Sunday, April 13, 2008

Making room for one more

Last year I vowed not to buy any new clothing, in an effort to be less consumptive and more frugal. My first purchase after my year of living frugally: a bunch of end-of-season maternity clothes from Target, which were so deeply discounted I could not have gotten the same number of outfits for less money at a thrift store or even if I made them myself.

But now with a baby on the way it's not enough just to stop adding to the things in our house. Our first baby's things will have to be kept for #2, so there's no downsizing potential there. But there's plenty of adult stuff that can go. So, new resolution: to get rid of one box of stuff each week until the baby arrives. 17 weeks to go. Here's my first box, which I posted on Freecycle last week:

A bunch of cookbooks and miscellaneous other books. It's irrationally hard for me to part with books, even ones I haven't cracked open in decades. When I was growing up, going the public library was the highlight of my week. Now as the mother to a little almost-reader, I really miss my beloved books that were passed onto my younger cousins when I outgrew them: all the Little Bear books for early readers, Harry the Dirty Dog, E.B. White's children's novels. I have a wonderful surrogate grandma who always gave the best, most thoughtful gifts (and still does).

One week later: the cookbooks were spoken for almost immediately. The rest are going to our local library for their book sale (if they'll take them) or to the Salvation Army which is just a few blocks down the street.

Wednesday, April 9, 2008

Best maternity pants pattern

Kwik Sew 3324, modified.
These fit way better than my underbelly-band jeans from Motherhood maternity (which also happened to cost 5x as much). The pattern is for pull-on maternity pants/cropped/shorts with self-lined front and back panels from ribbing, with elastic (1-2" wide) stitched to the lining side. The instructions were very straightforward, and it was super fast and easy to make. (One criticism about the instructions: they have you stitch the inner and outer leg seams first, then put one leg (they're now tubes) in the other to stitch the crotch seam. It's easier to stitch just the inner leg seams first, then the crotch seam, and then outer leg seams.)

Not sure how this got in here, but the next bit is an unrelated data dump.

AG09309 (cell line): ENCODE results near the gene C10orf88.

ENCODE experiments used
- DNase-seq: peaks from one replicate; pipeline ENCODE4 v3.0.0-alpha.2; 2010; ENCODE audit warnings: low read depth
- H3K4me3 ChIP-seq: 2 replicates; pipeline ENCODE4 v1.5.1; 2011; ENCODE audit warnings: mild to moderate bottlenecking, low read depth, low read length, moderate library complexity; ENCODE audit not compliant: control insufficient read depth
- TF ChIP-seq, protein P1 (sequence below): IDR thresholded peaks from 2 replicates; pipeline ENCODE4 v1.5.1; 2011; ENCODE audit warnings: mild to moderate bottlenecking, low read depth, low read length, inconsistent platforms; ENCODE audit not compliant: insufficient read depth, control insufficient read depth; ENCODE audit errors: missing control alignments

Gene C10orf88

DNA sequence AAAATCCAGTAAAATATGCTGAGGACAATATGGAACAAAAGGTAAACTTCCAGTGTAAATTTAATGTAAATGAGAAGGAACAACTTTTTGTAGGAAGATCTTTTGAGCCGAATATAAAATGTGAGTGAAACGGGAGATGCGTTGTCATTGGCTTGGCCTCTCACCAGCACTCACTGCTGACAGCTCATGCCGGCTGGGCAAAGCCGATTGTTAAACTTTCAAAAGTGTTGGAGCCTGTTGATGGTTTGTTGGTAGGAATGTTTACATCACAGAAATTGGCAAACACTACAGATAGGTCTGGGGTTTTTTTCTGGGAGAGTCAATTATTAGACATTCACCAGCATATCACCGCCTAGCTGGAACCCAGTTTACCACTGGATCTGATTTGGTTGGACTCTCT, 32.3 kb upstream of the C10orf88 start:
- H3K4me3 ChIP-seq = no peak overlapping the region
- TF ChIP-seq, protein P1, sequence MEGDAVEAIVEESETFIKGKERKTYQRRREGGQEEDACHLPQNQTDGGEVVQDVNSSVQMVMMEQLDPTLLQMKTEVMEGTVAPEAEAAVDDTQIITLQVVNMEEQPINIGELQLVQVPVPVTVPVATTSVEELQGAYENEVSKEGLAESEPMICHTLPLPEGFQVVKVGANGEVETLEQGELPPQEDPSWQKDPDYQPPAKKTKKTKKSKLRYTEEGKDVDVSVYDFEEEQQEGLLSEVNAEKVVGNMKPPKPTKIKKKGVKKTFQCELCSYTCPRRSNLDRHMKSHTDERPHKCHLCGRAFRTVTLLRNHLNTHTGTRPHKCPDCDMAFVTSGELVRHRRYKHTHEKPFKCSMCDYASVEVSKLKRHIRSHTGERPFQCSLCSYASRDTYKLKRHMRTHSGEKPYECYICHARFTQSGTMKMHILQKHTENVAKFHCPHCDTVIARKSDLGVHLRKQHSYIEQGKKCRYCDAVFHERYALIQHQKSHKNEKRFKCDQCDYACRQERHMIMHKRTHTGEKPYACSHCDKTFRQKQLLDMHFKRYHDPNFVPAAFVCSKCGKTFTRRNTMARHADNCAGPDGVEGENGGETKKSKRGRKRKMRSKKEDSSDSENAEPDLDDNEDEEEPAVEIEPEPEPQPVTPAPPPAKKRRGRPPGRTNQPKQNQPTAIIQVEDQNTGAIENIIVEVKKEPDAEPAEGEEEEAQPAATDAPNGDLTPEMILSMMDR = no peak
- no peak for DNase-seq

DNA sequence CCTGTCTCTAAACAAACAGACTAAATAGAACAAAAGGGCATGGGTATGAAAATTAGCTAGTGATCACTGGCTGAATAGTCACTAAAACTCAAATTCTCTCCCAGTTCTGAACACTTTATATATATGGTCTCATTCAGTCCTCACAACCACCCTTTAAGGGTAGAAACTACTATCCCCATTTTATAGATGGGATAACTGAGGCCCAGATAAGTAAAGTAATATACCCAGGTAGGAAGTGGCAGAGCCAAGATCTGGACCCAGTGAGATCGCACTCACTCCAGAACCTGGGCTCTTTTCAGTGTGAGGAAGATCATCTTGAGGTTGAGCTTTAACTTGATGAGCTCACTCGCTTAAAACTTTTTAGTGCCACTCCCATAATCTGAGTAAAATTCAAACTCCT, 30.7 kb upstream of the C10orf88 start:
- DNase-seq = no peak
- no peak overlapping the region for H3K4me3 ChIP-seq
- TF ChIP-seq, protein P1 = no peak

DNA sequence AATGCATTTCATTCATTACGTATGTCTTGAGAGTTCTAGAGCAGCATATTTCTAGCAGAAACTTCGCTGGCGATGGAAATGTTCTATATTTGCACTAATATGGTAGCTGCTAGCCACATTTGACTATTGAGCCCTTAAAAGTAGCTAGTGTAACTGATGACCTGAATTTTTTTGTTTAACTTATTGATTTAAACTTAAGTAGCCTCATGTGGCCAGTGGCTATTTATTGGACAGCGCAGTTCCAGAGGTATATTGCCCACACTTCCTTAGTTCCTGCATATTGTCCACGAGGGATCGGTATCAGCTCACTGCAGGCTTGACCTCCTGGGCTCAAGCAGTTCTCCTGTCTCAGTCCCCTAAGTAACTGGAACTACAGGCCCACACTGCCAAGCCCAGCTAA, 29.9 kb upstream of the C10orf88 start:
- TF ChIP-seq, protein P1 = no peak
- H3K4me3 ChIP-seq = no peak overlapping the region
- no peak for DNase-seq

Fabric used: a somewhat loosely-woven denim + 2-way stretch cotton-lycra + 2"-wide non-roll elastic (all from JoAnn's).

I made size XS (my normal size in patterns for bottoms is 10-hips, 12-waist), with 3 modifications:
1. Added vertical length to the stretch panels
2. Didn't stitch down the elastic (made a casing for it instead)
3. Redrew the rear crotch curve to make it more L-shaped.
Details below.

mod#1. I didn't like the waistband sitting at my "waist" (now the widest part of my torso) because every time I got into/out of the car or bent over to pick something up, the elastic would naturally slide downward (to a narrower part of my body), and so I was constantly having to hitch it back up. At 4.5 months, I expected the problem to get worse not better, so I took out the original ribbing waist panels and cut new panels from 4-way stretch cotton/lycra (remainders of a T-shirt dress); added 1" to the finished vertical length (or "height"?) so that the elastic waistband would ride above not at my belly; and used the XS measurement for the elastic instead of the S measurement to ensure that it would be snug. Next time I would probably add another 1-2" to the vertical length of the panels (you can see from the photo, taken 2 weeks later, that it won't be an over-belly waistband for much longer) and add ~1/2" to the vertical hip length on the pants pieces.

mod#2. I didn't stitch the elastic to the stretch panel as instructed. Stitching it down didn't make sense to me, because as your belly gets bigger the back side of your waist stays the same, so you'll need relatively more & more of the elastic to be in the front. It was easy to make a casing by stitching through both layers of the panel.

mod#3. I redrew the back crotch curve on the pattern to approximate the hotpatterns crotch curve. This worked out surprisingly well for my flat-ish butt and I definitely want to try this on some "real" pants eventually.

This is essentially the review I posted on, but after a few months those reviews aren't viewable unless you're a member.

Does this dress make me look pregnant?

Simplicity 3874.
I don't really understand the current trend of tops and dresses that not only obscure your waist but in fact make it look bigger than it is. What kind of body shape looks good in this style? Why would someone who's not pregnant want to wear maternity clothes?

Yet, somehow, they do seem to look good on everyone Stacey & Clinton put in them. So I spent $1 on this easy-to-make pattern (hey, it's only $1) on the off chance that this look might camouflage my less-than-flat abdomen without making me appear either pregnant or as though I was trying to hide a pregnancy.
Then, right after Thanksgiving, I found out I was pregnant. At my age, according to one website, the odds of this happening without medical intervention are so low as to be considered incalculable. So I was quite surprised, but happily so, and also very relieved that I hadn't just eaten too much turkey and stuffing to fit into my clothes. And so I'm definitely OK with looking pregnant in this dress. I just wish I didn't look so FAT in it.